In the news: More recent finds of Lelang pottery finds on Honshu from the Yayoi Period prove Chinese sphere of influence included proto-historic and ancient Japan

A relatively complete specimen of Lelang pottery (height 17 cm) was recently found at Zanmochi Iseki(山持遺跡) located in Nishihayashigi-chou (西林木町), Izumo city (出雲市), Shimane prefecture. The pottery ware molded on a potter’s wheel (rokuro 轆轤), is thought to have been produced in the northern Korean peninsula sometime from the 1st century BC to the 1st century AD. This find adds to the collection of eight Lelang earthernware shards found previously at Zanmochi Iseki.

This discovery (on top of other numerous items of foreign provenance) throws light on Zanmochi Iseki’s role as a flourishing trading center during the 2nd-11th century and its sphere of influence over the Izumo Plain and the community that constructed the Nishidani Funbo-Gun.

The majority of around 300 pieces of pottery that were originally made at the Lelang Commandery  and that have turned up in archaeological sites within Japan — the majority of those sites are in northern Kyushu. On Honshu Island, only two sites have yielded Lelang pottery. Besides Zanmochi Iseki, a single piece was recovered from the sea off of Kashima-chou (鹿島町), Matsue city (松江市), Shimane prefecture.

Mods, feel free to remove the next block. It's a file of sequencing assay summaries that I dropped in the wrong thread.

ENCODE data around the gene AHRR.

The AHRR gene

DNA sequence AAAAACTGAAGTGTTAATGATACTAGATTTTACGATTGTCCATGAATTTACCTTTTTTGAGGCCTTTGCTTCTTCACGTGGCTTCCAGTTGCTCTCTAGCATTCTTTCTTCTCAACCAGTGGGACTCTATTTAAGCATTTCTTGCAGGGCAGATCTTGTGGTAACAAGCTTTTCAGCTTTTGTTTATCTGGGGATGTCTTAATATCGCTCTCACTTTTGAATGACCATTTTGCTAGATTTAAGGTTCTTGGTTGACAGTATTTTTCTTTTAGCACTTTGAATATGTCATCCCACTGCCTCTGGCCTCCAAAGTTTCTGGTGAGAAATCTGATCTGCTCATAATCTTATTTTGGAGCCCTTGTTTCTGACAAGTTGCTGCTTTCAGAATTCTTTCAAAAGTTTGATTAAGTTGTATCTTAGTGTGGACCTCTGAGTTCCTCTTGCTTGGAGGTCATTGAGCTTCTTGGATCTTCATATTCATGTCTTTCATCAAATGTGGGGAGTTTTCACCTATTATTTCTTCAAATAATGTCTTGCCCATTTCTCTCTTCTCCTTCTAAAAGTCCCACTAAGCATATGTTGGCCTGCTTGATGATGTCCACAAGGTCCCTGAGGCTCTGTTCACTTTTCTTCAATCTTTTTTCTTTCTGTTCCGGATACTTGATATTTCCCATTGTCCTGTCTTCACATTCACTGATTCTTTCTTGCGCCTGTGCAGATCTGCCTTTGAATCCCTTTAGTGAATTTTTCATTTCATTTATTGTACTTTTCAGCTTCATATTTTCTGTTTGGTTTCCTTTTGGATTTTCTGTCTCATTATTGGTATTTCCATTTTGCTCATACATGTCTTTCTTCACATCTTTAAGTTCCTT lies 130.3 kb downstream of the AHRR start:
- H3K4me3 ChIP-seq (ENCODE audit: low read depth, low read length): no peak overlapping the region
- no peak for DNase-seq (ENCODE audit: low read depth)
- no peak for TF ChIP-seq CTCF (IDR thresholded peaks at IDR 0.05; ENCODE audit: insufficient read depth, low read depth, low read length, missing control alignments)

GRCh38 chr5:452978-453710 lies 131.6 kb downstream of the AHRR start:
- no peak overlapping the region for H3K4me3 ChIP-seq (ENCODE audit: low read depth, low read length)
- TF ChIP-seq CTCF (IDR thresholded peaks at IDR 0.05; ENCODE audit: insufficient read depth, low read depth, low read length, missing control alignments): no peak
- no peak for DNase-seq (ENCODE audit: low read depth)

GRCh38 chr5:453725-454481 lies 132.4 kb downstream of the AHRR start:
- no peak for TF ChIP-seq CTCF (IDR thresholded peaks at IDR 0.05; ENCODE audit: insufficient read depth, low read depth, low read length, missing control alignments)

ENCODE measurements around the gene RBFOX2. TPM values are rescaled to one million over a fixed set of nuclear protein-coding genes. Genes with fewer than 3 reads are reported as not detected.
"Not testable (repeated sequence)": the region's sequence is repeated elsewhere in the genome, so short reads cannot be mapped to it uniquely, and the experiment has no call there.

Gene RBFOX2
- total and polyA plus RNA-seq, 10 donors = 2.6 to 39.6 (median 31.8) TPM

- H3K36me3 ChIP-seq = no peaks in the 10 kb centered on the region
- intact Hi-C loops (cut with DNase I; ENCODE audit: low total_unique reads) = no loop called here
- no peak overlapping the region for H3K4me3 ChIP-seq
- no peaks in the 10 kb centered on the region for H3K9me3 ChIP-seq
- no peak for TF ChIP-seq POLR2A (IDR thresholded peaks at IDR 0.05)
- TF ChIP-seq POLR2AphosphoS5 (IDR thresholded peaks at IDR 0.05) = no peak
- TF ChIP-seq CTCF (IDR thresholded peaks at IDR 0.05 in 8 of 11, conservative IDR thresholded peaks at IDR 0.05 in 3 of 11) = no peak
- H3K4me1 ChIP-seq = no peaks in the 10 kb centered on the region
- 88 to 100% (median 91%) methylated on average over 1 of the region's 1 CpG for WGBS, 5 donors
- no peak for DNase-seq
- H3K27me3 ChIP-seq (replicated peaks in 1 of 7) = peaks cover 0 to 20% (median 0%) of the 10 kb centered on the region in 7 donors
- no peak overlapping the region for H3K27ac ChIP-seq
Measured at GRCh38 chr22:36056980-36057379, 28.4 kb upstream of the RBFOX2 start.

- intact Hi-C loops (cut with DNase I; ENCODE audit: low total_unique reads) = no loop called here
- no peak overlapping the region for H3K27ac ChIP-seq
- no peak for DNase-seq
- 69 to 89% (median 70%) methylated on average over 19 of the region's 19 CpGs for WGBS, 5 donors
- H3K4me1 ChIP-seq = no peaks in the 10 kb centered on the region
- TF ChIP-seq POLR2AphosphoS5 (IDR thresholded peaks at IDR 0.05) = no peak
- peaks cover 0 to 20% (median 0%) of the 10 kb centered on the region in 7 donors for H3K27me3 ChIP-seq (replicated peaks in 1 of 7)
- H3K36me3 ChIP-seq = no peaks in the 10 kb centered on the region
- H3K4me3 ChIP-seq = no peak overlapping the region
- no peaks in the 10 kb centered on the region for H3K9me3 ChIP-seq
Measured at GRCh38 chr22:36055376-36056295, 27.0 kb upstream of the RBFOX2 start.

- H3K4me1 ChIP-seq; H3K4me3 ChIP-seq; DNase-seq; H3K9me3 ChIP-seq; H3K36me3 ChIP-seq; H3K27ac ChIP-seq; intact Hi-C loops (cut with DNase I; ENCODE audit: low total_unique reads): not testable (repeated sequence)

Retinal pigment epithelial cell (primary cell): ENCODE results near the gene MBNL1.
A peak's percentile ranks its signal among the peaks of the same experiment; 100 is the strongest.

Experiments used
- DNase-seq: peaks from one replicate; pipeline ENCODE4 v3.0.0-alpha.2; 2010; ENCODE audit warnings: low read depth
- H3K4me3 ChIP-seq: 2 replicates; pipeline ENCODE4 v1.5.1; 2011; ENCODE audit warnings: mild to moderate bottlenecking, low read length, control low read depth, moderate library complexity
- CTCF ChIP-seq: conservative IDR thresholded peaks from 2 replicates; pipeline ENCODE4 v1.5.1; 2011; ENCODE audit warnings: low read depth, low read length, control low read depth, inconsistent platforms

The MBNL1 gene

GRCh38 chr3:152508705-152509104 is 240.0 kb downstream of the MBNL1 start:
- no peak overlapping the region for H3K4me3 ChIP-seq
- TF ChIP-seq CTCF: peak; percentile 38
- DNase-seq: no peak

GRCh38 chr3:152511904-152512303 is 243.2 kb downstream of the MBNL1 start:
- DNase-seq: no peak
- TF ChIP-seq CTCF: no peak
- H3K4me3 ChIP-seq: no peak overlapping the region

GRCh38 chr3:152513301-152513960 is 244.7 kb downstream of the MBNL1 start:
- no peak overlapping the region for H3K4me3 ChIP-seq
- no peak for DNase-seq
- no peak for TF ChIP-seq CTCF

The Lelang Commandery (Rakurou-gun 楽浪郡), was a Han outpost located in the northern Korean peninsula and in existence from 108 BC-313 AD.

Source:  Zanmochi Iseki – Lelang Commandery pottery appears at Yayoi site by Joseph Ryan (Jan 10, 2011 Ancient Japan- Unexpurgated History website); For the original Zanmochi Iseki press release see here and the 発掘調査現場レポート here.

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